YMCA will try new approach to clear bacteria-plagued water system

August 23, 1992|By Mary Gail Hare | Mary Gail Hare,Staff Writer

WESTMINSTER -- The Carroll County YMCA has been unable to correct a bacteria problem in its water system discovered a month ago by the county Health Department.

Inspectors discovered traces of bacteria during routine water tests July 21. The system was treated with chlorine the next day. Inspectors retested four different taps at the Sykesville Road facility earlier this month and forwarded samples to the Maryland State Lab in Baltimore.

"Results of a second set of tests show the drinking water continues to be unsatisfactory," said Charles Zeleski, assistant director of Environmental Health for the Carroll County Health Department. "The YMCA has elected to provide treatment to the system."

Once that treatment is installed and operating properly, he said, the department will retest.

"Essentially, the proper treatment system will make the drinking water safe," he said.

The YMCA, which opened June 1 on Sykesville Road, has been buying bottled drinking water for members since the initial test showed bacteria. Health Department officials said bathing and swimming at the new $3.2 million building is safe and poses no health threat.

"We want to assure everyone that the family YMCA is a safe place to come," said David Stevenson, the YMCA's executive director.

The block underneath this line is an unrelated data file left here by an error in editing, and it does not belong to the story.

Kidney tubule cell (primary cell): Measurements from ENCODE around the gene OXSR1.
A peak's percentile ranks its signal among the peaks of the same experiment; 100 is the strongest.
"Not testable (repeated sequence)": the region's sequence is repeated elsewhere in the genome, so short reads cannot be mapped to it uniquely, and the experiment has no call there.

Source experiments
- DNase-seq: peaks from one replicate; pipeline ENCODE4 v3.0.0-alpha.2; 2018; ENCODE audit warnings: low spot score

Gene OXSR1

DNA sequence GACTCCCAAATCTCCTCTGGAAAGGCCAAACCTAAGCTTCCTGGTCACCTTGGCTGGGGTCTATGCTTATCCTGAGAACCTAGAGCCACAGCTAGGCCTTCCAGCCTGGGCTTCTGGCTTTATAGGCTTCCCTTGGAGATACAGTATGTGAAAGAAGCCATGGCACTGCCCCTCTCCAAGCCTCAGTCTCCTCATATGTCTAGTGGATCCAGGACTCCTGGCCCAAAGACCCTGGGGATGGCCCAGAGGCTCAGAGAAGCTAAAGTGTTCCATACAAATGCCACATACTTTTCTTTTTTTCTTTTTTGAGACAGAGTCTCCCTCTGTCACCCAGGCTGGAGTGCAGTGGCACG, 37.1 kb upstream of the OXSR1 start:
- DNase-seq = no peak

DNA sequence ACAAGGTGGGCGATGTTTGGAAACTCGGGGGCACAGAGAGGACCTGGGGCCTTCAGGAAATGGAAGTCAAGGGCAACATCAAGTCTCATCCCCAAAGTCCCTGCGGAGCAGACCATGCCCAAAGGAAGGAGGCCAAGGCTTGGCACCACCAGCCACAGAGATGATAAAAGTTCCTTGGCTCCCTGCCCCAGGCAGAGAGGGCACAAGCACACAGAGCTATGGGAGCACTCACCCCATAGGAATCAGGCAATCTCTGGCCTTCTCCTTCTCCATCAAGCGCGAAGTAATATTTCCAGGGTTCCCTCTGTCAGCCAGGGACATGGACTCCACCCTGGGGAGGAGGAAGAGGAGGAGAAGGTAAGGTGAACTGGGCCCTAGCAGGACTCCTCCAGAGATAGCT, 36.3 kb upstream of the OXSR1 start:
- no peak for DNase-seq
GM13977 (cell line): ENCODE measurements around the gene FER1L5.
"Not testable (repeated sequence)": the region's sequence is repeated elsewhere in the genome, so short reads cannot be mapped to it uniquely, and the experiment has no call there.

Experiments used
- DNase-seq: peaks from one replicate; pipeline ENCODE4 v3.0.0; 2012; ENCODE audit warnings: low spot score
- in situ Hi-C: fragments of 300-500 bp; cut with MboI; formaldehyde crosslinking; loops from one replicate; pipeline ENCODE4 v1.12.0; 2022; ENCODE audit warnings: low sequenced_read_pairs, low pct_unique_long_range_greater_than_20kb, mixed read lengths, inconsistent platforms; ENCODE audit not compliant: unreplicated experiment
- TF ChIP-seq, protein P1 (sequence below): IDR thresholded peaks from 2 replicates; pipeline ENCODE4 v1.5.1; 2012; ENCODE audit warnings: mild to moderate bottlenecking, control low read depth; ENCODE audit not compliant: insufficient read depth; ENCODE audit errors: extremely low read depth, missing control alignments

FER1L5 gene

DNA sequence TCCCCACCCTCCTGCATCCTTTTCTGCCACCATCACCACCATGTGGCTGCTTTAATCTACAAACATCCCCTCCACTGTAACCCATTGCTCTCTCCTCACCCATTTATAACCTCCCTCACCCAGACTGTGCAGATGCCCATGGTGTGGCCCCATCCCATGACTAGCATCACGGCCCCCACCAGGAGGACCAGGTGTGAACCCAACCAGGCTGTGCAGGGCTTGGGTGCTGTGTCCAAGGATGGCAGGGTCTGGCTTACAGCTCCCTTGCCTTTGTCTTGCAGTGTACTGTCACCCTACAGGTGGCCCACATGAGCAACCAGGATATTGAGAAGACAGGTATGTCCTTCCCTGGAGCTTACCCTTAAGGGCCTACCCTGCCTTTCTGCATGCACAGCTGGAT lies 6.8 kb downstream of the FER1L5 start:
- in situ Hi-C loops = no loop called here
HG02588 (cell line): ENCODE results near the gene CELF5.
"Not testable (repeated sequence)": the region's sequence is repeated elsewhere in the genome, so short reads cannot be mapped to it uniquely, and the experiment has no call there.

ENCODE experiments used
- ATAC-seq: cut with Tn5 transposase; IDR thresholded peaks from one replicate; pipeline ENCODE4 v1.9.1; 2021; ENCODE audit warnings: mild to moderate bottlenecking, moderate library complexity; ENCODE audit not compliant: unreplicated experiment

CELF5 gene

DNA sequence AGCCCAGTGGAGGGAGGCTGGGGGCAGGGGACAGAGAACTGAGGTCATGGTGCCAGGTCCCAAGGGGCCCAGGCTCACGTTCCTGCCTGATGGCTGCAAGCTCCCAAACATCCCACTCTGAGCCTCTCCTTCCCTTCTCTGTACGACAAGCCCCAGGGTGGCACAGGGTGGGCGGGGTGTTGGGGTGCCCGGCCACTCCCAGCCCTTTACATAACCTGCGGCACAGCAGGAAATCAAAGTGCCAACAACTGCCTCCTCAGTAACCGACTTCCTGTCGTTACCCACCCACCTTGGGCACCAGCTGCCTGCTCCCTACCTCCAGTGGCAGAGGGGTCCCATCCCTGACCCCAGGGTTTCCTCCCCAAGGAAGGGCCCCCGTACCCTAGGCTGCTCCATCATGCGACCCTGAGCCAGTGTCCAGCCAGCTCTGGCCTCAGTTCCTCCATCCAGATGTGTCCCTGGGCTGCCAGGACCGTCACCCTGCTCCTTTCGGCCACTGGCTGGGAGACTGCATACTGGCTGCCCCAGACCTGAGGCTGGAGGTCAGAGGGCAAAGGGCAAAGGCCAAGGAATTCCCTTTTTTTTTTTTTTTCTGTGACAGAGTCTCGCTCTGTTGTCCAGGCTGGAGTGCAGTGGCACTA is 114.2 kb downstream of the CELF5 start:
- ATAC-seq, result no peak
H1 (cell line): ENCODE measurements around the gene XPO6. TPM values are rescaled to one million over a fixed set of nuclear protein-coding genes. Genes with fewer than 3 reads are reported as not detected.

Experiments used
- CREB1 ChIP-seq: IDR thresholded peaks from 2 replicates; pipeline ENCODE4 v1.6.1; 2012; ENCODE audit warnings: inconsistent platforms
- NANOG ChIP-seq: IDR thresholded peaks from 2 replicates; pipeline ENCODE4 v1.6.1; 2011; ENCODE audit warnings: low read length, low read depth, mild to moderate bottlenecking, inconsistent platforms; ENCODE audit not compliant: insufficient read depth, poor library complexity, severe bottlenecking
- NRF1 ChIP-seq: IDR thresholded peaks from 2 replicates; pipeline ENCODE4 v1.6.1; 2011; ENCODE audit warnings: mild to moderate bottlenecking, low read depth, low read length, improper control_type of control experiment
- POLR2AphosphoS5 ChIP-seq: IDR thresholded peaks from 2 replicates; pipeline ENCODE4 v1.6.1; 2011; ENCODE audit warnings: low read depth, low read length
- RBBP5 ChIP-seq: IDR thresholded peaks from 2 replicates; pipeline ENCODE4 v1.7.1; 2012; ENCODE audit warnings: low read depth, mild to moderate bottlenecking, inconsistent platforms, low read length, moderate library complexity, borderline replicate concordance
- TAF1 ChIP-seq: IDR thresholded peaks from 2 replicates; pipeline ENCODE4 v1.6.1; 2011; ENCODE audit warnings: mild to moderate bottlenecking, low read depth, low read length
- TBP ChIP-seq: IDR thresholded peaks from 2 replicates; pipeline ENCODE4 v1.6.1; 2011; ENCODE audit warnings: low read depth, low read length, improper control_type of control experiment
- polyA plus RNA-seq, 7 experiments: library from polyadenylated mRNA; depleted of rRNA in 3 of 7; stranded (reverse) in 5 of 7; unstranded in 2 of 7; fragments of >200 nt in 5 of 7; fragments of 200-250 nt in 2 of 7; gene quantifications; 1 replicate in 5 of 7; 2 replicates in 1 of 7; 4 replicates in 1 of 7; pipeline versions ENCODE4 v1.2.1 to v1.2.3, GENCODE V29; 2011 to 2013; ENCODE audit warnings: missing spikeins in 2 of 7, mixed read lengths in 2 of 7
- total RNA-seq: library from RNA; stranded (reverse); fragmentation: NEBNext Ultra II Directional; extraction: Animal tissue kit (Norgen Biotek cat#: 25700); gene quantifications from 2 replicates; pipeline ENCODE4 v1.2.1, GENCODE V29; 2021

"We are still trying to get the system squared away. We may rechlorinate completely or purchase a standard treatment system."

He said he had discussed both chlorinating and ultraviolet light systems with several area vendors and hopes to make a final decision soon. The facility will house a large day-care program next month.

"We are trying to figure out which system will be best for us," he said. "It can be incredibly expensive, with costs ranging from $1,500 to $15,000."

In a letter to members, dated the day of the initial test, Mr. Stevenson said the organization had a contract with a state-approved water analysis company, which tests the building's water supply regularly. All analyses from that company have been negative, he said.

The cost of about 20 gallons of bottled water is running between $100 and $200 per week, he said.

"We have had no complaints from members about the bottled water," he said. "They love it and I'm a little afraid of complaints when we return to our own system."

Since the planning stages, water has been an issue for the facility. In 1988, planners had asked Westminster City Council to extend utility service to the 10-acre site.

The council denied that request and a subsequent appeal, saying that the property is outside the city's planned service area. Contractors opted for a private well and septic system.

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